Where would the Indians be without the Goon Squad?

They’re such an integral part of the team, it seems as though the nickname has been around for a long time. But it wasn’t until about the first week of August that utility infielder Mike Aviles bestowed the name upon himself and the rest of the Tribe bench, primarily utility outfielder Ryan Raburn, catcher Yan Gomes, and designated hitter Jason Giambi.

There aren’t many teams in the league who can boast of a bench as deep as that. Used primarily as a third baseman, Aviles has also played 46 games at shortstop this year, 12 games at second base, and even five games in the outfield. Raburn is used primarily as a rightfielder, but he’s also played in left field and at second base. The guy even pitched a scoreless inning for the Tribe this year.

Indians manager Terry Francona has done a first-rate job of making sure that the Goon Squad members get plenty of opportunities to play. By the middle of the season, it was clear that Gomes was not only a good hitter, but a very good catcher as well, with a strong and accurate throwing arm, capable of throwing out would-be base stealers and of picking off men who wandered a little too far off first base. Francona began to put him in the lineup more frequently. In August, Gomes started 17 games as catcher to Carlos Santana’s 11. In September, Gomes started 22 games behind the plate, and Santana started only 5. Without any fuss or controversy, Gomes played his way into becoming the Indians’ de facto #1 catcher, moving Santana into the DH slot, as well as spelling Nick Swisher at first from time to time.

As IPL’s Adam Hintz observed in a post for the Sweet Spot earlier this season, Francona also did a great job of finding opportunities for Raburn to play. More importantly, Francona also made sure that Raburn got plenty of chances to stay OUT of games as well. Last season, as a member of the Detroit Tigers, Raburn hit .171 in 205 at-bats. He had only one home run, and his OPS+ was a mere 29. This season, Raburn hit .272 in 243 at-bats. He had 16 homers, and his OPS+ was 153. That’s a dramatic turnaround, and as Adam pointed out, much of the credit is due to the baseball acumen of Francona and his coaching staff.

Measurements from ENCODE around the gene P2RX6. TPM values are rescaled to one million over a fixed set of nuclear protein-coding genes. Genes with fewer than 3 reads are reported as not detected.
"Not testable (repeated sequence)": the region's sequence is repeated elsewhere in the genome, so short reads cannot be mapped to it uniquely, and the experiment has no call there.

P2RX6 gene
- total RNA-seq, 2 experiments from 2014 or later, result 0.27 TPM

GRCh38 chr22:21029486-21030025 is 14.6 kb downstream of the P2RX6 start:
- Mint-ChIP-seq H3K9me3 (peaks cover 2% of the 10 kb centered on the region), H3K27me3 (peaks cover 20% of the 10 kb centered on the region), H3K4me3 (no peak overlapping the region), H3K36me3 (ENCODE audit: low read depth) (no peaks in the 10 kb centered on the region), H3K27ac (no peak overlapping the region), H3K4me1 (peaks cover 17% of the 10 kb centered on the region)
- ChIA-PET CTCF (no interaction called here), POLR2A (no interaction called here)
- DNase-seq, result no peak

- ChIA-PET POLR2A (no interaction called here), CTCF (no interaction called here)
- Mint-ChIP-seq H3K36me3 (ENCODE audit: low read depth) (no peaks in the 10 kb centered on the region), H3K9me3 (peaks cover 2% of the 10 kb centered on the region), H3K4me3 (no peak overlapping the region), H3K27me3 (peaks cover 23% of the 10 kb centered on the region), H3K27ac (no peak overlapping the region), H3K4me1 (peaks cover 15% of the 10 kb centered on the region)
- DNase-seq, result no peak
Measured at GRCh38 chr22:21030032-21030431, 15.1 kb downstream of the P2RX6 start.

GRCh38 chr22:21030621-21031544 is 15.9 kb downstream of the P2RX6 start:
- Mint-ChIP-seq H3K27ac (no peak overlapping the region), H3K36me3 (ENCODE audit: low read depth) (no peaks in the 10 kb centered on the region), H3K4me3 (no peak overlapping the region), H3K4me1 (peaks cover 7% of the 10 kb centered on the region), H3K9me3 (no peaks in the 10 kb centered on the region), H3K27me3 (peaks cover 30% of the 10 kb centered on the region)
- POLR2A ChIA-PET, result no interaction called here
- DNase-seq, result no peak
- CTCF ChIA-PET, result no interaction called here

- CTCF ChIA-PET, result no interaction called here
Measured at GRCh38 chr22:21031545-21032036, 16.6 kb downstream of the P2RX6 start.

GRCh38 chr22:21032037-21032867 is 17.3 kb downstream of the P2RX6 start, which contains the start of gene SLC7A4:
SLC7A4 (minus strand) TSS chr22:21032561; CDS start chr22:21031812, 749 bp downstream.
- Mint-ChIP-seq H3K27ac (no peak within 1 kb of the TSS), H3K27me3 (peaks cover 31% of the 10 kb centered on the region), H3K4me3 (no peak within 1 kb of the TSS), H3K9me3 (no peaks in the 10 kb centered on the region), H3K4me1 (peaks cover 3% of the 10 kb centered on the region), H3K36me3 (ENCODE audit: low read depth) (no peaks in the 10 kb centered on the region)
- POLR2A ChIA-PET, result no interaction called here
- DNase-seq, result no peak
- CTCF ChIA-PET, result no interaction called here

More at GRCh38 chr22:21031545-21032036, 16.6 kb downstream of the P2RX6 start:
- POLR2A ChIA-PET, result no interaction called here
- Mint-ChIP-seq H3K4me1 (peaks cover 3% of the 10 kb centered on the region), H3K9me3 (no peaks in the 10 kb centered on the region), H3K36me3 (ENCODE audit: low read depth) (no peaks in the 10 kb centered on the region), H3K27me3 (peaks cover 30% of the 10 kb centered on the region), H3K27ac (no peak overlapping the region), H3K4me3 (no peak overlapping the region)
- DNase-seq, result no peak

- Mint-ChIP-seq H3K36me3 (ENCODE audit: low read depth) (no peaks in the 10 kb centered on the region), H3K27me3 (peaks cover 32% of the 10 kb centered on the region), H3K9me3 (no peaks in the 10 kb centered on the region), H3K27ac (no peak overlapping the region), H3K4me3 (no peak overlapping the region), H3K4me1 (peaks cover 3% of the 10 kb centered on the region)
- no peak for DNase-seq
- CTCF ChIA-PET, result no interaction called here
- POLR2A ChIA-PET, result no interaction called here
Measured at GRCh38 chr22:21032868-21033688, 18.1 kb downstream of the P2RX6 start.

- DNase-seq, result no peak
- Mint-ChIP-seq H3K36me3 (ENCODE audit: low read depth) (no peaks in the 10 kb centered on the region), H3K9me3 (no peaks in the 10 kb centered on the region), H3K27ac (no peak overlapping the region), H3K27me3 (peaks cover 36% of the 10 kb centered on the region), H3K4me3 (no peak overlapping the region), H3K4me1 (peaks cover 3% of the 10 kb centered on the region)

While his batting average this year didn’t cause heads to turn, Jason Giambi did hit 9 homers for the Tribe this season. What’s more, Giambi has been a valuable asset to the Indians this season as a de facto bench coach and inspiration to rookies and veterans alike. Francona has gone out of his way to stress that Giambi’s leadership has been a big help in the clubhouse this year. In the past, at times I’ve been skeptical of the value of a “Good Clubhouse Guy,” preferring instead to see some numbers that actually help teams score runs. But Giambi has earned his place on the roster. And no Indians fan will soon forget that he was responsible for the biggest hit of the season, the two-run walk-off homer that gave the Indians a 5-4 win over the White Sox on September 24.

The Indians were 92-70 in 2013, a winning percentage of .567. In games in which Raburn came to the plate, the team was 52-34, .604. Here are the comparable numbers for the rest of the Goon Squad: Aviles, 74-50, .596; Gomes, 55-33, .625; Giambi, 41-30, .577. In other words, in games in which one or more members of the Goon Squad made a plate appearance, the Indians won more games than they did when the Goon Squad sat on the bench spitting out pumpkin seeds.

If the Indians can beat the Rays tonight and go on to play more October baseball, it’s a sure bet that the Goon Squad will be an important part of their drive to winning the World Series.

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